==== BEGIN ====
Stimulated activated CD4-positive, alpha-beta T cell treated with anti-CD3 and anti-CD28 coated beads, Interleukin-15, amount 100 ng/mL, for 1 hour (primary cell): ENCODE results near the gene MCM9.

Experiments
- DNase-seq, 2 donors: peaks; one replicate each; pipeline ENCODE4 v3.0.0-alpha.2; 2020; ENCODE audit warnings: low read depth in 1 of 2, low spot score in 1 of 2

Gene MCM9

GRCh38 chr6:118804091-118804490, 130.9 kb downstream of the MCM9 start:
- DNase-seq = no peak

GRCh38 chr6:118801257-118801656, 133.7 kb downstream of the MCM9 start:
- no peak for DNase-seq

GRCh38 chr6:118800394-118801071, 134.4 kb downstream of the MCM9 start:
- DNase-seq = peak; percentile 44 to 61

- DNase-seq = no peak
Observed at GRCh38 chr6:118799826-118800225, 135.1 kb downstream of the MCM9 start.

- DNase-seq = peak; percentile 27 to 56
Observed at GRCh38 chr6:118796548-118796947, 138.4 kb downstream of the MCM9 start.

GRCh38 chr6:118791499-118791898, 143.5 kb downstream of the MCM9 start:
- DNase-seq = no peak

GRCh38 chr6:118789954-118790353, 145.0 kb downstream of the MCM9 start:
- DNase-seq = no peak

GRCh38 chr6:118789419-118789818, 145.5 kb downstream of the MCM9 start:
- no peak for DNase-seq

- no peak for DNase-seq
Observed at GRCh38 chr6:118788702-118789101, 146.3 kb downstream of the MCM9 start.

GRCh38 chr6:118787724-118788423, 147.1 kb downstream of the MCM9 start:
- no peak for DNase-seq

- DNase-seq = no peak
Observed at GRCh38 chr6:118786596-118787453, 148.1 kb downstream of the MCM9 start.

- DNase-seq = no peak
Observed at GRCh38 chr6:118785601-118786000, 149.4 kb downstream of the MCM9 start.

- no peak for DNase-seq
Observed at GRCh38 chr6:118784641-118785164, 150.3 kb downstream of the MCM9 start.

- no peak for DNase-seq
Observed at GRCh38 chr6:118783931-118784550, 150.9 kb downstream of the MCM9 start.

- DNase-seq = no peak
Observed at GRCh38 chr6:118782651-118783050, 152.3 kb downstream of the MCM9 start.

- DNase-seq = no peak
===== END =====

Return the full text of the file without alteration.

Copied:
Stimulated activated CD4-positive, alpha-beta T cell treated with anti-CD3 and anti-CD28 coated beads, Interleukin-15, amount 100 ng/mL, for 1 hour (primary cell): ENCODE results near the gene MCM9.

Experiments
- DNase-seq, 2 donors: peaks; one replicate each; pipeline ENCODE4 v3.0.0-alpha.2; 2020; ENCODE audit warnings: low read depth in 1 of 2, low spot score in 1 of 2

Gene MCM9

GRCh38 chr6:118804091-118804490, 130.9 kb downstream of the MCM9 start:
- DNase-seq = no peak

GRCh38 chr6:118801257-118801656, 133.7 kb downstream of the MCM9 start:
- no peak for DNase-seq

GRCh38 chr6:118800394-118801071, 134.4 kb downstream of the MCM9 start:
- DNase-seq = peak; percentile 44 to 61

- DNase-seq = no peak
Observed at GRCh38 chr6:118799826-118800225, 135.1 kb downstream of the MCM9 start.

- DNase-seq = peak; percentile 27 to 56
Observed at GRCh38 chr6:118796548-118796947, 138.4 kb downstream of the MCM9 start.

GRCh38 chr6:118791499-118791898, 143.5 kb downstream of the MCM9 start:
- DNase-seq = no peak

GRCh38 chr6:118789954-118790353, 145.0 kb downstream of the MCM9 start:
- DNase-seq = no peak

GRCh38 chr6:118789419-118789818, 145.5 kb downstream of the MCM9 start:
- no peak for DNase-seq

- no peak for DNase-seq
Observed at GRCh38 chr6:118788702-118789101, 146.3 kb downstream of the MCM9 start.

GRCh38 chr6:118787724-118788423, 147.1 kb downstream of the MCM9 start:
- no peak for DNase-seq

- DNase-seq = no peak
Observed at GRCh38 chr6:118786596-118787453, 148.1 kb downstream of the MCM9 start.

- DNase-seq = no peak
Observed at GRCh38 chr6:118785601-118786000, 149.4 kb downstream of the MCM9 start.

- no peak for DNase-seq
Observed at GRCh38 chr6:118784641-118785164, 150.3 kb downstream of the MCM9 start.

- no peak for DNase-seq
Observed at GRCh38 chr6:118783931-118784550, 150.9 kb downstream of the MCM9 start.

- DNase-seq = no peak
Observed at GRCh38 chr6:118782651-118783050, 152.3 kb downstream of the MCM9 start.

- DNase-seq = no peak